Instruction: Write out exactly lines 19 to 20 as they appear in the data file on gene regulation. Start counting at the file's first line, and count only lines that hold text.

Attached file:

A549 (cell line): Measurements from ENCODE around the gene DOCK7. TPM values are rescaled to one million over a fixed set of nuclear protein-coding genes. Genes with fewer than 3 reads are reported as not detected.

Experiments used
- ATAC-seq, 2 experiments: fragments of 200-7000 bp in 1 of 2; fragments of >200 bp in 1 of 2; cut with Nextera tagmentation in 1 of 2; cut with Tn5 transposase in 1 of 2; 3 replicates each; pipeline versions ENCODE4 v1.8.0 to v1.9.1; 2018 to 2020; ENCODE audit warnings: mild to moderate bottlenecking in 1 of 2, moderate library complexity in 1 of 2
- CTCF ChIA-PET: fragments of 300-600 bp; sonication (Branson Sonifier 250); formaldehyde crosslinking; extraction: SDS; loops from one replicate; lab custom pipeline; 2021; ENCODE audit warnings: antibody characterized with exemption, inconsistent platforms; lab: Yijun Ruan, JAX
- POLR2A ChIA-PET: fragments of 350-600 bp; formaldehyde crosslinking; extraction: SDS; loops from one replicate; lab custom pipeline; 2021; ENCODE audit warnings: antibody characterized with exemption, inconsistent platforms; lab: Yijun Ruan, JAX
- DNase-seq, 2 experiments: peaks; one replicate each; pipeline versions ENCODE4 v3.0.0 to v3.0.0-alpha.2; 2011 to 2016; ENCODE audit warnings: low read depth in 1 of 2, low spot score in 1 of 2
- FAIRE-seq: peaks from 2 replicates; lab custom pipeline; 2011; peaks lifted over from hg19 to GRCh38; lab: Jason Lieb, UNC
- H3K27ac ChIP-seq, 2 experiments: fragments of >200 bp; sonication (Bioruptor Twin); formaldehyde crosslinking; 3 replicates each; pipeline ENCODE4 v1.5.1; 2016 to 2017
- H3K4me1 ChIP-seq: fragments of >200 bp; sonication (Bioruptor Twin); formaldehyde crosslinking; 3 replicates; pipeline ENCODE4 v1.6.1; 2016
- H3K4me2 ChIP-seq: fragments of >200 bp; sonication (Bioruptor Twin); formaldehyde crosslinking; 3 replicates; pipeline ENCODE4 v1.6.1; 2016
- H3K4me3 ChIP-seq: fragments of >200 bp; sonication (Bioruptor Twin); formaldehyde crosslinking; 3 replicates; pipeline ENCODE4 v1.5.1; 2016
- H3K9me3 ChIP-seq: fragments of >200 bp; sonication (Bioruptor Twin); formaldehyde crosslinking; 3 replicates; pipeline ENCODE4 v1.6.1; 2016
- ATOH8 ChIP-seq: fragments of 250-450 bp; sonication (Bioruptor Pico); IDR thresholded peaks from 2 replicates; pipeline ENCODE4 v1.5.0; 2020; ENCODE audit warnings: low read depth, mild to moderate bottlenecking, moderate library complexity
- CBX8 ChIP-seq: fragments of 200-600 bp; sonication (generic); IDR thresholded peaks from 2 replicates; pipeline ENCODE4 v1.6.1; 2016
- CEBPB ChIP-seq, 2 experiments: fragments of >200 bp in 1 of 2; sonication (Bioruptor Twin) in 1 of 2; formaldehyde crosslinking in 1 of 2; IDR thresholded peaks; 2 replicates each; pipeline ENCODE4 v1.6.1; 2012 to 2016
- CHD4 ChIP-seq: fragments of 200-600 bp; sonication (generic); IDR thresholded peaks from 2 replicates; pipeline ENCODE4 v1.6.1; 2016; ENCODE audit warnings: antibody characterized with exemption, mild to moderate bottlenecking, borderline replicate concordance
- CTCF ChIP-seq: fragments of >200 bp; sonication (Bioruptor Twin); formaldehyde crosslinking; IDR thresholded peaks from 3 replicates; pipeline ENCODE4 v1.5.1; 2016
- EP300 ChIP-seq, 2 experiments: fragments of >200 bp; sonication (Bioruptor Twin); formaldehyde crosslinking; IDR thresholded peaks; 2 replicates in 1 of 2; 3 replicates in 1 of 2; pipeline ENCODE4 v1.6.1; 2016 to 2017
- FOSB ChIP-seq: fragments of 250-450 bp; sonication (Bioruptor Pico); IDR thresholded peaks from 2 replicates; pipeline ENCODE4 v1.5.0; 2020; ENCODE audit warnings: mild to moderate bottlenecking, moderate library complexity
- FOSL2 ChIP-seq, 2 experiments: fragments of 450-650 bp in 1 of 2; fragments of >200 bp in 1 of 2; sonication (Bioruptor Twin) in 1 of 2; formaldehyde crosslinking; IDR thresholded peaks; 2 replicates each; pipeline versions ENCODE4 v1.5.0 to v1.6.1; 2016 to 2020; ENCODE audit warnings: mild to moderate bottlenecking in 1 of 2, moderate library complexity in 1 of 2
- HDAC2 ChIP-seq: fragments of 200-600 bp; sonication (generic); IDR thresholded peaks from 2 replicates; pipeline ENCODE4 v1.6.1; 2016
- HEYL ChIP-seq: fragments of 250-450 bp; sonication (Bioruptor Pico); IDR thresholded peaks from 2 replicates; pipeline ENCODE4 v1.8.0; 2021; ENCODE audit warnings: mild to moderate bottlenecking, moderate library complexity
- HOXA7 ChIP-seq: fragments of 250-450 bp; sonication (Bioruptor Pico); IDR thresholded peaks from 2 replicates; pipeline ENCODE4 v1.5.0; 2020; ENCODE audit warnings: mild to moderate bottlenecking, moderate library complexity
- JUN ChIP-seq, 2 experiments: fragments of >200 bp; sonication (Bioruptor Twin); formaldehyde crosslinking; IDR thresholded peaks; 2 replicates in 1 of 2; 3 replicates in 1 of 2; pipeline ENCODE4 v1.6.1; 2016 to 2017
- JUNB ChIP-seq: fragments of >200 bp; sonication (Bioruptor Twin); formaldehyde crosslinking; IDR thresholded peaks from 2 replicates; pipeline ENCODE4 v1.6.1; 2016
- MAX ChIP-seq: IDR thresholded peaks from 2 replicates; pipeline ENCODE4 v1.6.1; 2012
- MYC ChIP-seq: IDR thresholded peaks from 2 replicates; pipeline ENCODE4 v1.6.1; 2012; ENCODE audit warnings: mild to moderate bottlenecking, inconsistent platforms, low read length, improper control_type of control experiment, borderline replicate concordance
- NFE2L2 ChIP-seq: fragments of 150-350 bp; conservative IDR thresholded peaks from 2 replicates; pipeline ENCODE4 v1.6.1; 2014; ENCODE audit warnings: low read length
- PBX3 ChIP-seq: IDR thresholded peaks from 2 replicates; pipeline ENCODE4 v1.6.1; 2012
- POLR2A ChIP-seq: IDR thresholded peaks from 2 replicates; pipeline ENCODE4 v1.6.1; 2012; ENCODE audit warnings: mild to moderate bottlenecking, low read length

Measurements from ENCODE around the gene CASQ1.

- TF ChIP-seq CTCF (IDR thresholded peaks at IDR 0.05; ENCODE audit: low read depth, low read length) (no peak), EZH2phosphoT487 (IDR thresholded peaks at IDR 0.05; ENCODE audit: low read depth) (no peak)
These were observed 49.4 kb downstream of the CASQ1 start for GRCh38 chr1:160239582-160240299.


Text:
- FOSB ChIP-seq: fragments of 250-450 bp; sonication (Bioruptor Pico); IDR thresholded peaks from 2 replicates; pipeline ENCODE4 v1.5.0; 2020; ENCODE audit warnings: mild to moderate bottlenecking, moderate library complexity
- FOSL2 ChIP-seq, 2 experiments: fragments of 450-650 bp in 1 of 2; fragments of >200 bp in 1 of 2; sonication (Bioruptor Twin) in 1 of 2; formaldehyde crosslinking; IDR thresholded peaks; 2 replicates each; pipeline versions ENCODE4 v1.5.0 to v1.6.1; 2016 to 2020; ENCODE audit warnings: mild to moderate bottlenecking in 1 of 2, moderate library complexity in 1 of 2